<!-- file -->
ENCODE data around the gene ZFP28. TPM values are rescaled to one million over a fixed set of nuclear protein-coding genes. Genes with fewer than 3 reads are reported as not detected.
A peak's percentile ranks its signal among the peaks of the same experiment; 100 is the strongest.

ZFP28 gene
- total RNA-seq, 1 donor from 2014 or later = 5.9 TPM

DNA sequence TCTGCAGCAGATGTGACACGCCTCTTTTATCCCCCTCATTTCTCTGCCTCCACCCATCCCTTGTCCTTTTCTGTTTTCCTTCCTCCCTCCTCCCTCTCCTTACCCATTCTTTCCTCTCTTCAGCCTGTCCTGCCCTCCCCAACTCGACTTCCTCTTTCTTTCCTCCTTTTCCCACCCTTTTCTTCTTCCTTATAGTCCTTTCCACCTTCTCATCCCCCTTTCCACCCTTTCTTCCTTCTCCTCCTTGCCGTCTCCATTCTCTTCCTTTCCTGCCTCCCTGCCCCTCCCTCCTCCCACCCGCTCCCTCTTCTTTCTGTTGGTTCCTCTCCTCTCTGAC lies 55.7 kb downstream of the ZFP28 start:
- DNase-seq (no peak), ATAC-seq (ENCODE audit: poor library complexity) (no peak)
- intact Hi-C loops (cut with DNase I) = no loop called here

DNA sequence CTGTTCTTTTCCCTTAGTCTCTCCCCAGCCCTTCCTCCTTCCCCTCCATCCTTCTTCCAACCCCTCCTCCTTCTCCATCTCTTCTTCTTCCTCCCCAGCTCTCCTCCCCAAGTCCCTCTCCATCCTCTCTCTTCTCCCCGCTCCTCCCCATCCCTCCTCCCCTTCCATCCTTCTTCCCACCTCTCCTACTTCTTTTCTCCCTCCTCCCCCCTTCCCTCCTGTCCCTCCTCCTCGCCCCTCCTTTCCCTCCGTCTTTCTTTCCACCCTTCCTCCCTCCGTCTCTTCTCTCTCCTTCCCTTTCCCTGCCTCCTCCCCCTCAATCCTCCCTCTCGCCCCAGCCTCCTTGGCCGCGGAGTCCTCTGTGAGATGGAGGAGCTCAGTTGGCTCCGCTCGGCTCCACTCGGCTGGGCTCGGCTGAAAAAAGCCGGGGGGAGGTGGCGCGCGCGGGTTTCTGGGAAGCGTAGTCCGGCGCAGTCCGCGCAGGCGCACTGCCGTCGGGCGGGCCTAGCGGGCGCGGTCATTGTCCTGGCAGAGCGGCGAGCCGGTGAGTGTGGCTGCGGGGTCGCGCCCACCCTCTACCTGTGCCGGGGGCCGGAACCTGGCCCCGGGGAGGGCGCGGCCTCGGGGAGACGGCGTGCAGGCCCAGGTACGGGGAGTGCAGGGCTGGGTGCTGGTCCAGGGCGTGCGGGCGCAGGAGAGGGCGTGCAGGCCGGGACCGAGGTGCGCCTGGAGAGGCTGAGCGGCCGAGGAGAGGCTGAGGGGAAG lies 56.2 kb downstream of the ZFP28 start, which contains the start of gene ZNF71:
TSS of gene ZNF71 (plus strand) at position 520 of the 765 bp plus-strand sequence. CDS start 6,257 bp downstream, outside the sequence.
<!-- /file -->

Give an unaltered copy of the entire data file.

ENCODE data around the gene ZFP28. TPM values are rescaled to one million over a fixed set of nuclear protein-coding genes. Genes with fewer than 3 reads are reported as not detected.
A peak's percentile ranks its signal among the peaks of the same experiment; 100 is the strongest.

ZFP28 gene
- total RNA-seq, 1 donor from 2014 or later = 5.9 TPM

DNA sequence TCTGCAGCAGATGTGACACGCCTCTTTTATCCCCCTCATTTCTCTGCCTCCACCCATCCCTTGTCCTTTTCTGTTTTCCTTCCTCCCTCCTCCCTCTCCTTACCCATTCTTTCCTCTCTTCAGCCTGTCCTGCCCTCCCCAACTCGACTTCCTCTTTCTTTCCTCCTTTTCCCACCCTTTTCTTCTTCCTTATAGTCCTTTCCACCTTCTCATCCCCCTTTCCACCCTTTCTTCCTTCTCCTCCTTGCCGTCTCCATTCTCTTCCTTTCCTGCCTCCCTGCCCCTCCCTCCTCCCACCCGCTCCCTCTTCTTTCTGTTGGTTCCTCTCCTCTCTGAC lies 55.7 kb downstream of the ZFP28 start:
- DNase-seq (no peak), ATAC-seq (ENCODE audit: poor library complexity) (no peak)
- intact Hi-C loops (cut with DNase I) = no loop called here

DNA sequence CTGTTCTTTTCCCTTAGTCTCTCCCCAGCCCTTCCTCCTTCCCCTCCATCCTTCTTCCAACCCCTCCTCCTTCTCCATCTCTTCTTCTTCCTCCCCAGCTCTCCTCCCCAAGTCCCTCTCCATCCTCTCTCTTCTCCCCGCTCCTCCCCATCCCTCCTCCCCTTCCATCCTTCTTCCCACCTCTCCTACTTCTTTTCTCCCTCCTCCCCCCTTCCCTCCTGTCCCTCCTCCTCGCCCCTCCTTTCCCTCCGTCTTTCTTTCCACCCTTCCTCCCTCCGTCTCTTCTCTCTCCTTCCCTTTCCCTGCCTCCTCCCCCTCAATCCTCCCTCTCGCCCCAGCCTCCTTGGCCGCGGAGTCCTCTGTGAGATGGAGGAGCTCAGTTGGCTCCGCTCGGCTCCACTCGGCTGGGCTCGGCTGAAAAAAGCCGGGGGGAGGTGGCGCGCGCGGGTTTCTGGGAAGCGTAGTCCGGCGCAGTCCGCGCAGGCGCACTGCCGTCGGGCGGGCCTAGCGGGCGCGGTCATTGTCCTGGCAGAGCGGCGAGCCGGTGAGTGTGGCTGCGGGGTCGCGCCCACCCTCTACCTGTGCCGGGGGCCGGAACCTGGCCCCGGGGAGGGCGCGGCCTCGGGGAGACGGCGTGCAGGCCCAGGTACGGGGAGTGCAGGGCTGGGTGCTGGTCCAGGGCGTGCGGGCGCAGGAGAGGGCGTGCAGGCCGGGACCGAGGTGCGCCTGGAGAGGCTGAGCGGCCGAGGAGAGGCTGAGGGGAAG lies 56.2 kb downstream of the ZFP28 start, which contains the start of gene ZNF71:
TSS of gene ZNF71 (plus strand) at position 520 of the 765 bp plus-strand sequence. CDS start 6,257 bp downstream, outside the sequence.